Votes for 16-year-olds 'not inevitable'

Lord Wallace Lord Wallace advises the UK government on Scots law

Allowing 16 and 17-year-olds to vote in the Scottish independence referendum will not lead to them voting in all UK elections, the UK government has said.

Westminster appears to have conceded the measure to ensure there is a deal with the Scottish government for a simple yes or no question in 2014.

But former Tory Scottish Secretary Lord Forsyth said it would have "huge implications" for the rest of the UK.

Advocate general Lord Wallace said there were no plans to change the law.

Prime Minister David Cameron said in his speech at the Conservative party conference that he would meet First Minister Alex Salmond on Monday in an attempt to finalise a deal on how the Scottish referendum will be staged.

It is likely to be held in the autumn of 2014 with voters given a straight choice between independence or remaining in the United Kingdom.

It is also expected that 16- and 17-year-olds will be allowed to take part in the ballot.

In a exchange in the House of Lords, Lord Forsyth said the Scottish move would inevitably lead to extending the franchise to 16-year-olds in all elections throughout the United Kingdom - bringing politics into schools.

He said such a decision should not be made in "closed corner negotiations".

Responding for the government, the Lib Dem peer Lord Wallace, whose party supports lowering the voting age, insisted there was "nothing inevitable" about the move.

"The franchise for referendums is set out in the legislation that enables each referendum to take place," he said.

"If we agree to transfer powers to the Scottish Parliament to hold a referendum then it is they who would determine the franchise."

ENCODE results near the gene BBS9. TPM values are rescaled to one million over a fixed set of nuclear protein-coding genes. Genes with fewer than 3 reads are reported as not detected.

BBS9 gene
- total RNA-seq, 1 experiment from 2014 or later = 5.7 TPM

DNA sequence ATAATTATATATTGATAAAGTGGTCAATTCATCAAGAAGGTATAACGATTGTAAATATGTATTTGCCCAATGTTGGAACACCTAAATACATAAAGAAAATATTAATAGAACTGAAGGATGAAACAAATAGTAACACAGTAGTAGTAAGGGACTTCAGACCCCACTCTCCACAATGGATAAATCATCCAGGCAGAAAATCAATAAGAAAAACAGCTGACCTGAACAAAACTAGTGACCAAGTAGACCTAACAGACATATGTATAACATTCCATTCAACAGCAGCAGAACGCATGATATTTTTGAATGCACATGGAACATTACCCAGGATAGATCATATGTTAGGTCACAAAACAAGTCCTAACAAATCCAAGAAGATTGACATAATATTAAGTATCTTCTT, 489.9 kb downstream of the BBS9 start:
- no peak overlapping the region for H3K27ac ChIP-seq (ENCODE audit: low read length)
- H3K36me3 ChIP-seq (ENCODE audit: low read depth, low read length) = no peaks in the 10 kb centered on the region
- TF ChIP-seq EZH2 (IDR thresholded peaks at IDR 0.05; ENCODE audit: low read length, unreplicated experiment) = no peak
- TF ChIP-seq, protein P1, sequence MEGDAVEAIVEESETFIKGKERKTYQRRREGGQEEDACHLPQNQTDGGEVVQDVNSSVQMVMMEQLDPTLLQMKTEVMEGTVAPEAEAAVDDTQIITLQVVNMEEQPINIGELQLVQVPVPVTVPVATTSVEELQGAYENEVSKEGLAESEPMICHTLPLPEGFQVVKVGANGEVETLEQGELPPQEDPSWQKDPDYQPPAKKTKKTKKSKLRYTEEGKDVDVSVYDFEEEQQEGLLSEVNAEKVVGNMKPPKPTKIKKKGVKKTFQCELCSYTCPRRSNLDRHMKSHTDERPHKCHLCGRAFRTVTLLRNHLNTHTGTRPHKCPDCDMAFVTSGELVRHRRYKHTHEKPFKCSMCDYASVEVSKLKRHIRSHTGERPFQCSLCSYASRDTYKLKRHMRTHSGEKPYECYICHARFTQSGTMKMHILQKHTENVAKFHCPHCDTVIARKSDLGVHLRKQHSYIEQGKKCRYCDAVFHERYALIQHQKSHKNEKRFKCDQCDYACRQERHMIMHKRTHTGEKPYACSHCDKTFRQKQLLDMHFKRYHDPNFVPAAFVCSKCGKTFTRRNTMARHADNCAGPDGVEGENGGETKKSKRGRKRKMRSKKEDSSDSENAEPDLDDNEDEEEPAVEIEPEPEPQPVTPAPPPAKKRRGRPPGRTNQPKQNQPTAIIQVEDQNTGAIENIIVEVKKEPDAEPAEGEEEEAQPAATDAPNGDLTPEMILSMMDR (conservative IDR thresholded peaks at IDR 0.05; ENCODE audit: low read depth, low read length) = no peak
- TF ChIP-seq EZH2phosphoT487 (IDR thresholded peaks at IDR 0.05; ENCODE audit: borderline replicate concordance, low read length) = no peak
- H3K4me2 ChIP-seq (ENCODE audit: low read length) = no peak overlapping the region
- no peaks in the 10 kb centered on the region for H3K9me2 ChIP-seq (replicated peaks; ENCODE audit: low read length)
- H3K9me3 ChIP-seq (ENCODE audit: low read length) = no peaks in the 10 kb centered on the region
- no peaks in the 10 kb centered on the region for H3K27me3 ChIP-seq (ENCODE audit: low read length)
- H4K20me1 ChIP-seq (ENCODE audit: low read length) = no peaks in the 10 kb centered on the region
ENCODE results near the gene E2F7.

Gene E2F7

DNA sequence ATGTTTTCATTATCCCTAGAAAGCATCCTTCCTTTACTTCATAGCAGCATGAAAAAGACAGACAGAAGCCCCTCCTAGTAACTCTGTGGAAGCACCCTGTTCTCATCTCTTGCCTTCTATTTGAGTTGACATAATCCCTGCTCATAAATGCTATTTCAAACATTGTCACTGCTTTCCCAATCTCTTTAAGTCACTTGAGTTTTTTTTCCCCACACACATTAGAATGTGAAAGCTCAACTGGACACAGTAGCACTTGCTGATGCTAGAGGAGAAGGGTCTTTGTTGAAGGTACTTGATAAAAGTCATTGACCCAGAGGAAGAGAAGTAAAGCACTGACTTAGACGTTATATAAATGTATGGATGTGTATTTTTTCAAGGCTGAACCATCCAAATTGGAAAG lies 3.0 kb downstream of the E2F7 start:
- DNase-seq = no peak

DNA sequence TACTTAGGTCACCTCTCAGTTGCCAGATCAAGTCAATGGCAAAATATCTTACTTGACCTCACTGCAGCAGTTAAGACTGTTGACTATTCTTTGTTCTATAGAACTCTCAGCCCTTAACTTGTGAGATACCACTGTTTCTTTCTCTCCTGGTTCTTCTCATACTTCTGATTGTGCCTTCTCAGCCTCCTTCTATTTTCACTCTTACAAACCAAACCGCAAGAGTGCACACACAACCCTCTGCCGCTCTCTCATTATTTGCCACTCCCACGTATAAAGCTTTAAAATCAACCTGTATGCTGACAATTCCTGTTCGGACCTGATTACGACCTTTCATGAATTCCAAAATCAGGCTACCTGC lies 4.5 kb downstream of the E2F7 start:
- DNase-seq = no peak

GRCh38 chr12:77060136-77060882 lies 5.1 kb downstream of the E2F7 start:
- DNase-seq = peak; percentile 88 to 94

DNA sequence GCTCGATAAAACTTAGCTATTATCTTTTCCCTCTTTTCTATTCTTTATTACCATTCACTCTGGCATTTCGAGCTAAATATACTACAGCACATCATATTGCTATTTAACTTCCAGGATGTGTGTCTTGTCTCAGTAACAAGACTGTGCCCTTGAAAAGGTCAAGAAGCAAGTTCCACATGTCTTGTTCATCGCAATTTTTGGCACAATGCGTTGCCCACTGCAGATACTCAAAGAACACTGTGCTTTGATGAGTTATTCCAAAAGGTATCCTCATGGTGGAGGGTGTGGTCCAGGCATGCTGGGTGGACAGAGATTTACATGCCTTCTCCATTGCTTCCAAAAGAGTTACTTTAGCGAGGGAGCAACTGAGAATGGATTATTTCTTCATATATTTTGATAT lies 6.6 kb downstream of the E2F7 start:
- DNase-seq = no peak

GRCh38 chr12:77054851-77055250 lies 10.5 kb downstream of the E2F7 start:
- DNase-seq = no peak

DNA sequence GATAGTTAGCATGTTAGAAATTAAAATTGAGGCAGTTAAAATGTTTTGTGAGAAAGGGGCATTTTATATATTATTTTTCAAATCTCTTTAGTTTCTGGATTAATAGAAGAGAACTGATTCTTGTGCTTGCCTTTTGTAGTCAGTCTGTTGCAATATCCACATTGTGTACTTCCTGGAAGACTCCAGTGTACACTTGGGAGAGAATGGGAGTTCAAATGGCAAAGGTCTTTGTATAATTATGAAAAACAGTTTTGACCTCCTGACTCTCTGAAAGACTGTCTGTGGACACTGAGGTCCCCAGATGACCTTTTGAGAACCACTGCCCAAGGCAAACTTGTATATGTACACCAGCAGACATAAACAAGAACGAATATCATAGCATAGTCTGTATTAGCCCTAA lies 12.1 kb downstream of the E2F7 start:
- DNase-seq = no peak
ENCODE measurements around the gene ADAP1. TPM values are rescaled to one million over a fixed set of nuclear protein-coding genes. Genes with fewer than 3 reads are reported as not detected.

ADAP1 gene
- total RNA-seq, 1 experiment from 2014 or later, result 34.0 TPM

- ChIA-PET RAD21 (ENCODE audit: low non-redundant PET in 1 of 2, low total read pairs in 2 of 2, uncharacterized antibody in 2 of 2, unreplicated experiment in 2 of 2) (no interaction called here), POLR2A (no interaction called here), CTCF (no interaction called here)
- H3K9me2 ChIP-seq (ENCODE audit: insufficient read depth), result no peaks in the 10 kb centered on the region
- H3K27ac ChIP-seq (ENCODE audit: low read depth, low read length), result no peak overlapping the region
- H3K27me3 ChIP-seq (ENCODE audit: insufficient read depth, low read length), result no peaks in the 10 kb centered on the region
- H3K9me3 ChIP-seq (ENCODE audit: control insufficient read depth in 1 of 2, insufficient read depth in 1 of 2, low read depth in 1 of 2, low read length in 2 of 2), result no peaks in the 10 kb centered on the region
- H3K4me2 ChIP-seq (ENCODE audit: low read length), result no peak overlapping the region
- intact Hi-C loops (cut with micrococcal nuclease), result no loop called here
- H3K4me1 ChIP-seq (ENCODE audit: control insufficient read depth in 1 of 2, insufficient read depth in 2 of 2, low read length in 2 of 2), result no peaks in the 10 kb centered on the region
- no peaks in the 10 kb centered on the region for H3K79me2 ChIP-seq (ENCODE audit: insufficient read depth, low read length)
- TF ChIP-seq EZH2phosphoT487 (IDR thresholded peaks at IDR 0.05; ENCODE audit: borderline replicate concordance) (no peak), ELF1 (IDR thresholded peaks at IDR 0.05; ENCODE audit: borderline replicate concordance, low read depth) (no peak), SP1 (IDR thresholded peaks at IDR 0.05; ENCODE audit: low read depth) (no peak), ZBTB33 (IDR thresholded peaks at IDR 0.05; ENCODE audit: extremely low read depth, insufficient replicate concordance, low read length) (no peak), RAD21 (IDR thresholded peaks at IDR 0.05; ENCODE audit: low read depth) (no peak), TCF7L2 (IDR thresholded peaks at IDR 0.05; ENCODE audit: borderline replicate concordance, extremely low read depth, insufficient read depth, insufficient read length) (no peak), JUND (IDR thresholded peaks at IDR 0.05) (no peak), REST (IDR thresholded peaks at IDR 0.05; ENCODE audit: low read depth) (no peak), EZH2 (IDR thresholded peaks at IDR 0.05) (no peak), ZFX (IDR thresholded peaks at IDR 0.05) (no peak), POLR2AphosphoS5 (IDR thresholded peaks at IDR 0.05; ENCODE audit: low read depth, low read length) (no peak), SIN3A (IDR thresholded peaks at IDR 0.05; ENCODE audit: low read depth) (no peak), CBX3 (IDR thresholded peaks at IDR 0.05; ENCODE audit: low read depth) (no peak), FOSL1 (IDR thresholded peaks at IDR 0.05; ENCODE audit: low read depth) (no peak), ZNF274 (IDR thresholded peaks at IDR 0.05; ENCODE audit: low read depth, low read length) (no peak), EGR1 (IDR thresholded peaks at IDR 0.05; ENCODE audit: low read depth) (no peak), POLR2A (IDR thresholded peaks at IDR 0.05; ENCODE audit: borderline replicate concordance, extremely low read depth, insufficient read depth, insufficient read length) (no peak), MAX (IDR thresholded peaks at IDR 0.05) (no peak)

Tory Lord Jopling said it was "a major constitutional change" and Labour's Lord Foulkes of Cumnock said it had "not be thought through" and questioned how extending the electoral register to include younger votes would be funded.

More on This Story

More Scotland stories


Features & Analysis

  • Cerro RicoSatanic mines

    Devil worship in the tunnels of the man-eating mountain

  • Nefertiti MenoeWar of words

    The woman who sparked a row over 'speaking white'

  • Oil pumpPump change

    What would ending the US oil export ban do to petrol prices?

  • Brazilian Scene, Ceara, in 1893Sir Snapshot

    19th Century Brazil seen through the eyes of an Englishman

Elsewhere on the BBC

  • SailingGame on

    BBC Capital discovers why certain sports seem to have a special appeal for those with deep pockets


  • European Union's anti-terrorism chief Gilles de KerchoveHARDtalk Watch

    Anti-terrorism chief Gilles de Kerchove on the threat from returning Islamic State fighters

BBC © 2014 The BBC is not responsible for the content of external sites. Read more.

This page is best viewed in an up-to-date web browser with style sheets (CSS) enabled. While you will be able to view the content of this page in your current browser, you will not be able to get the full visual experience. Please consider upgrading your browser software or enabling style sheets (CSS) if you are able to do so.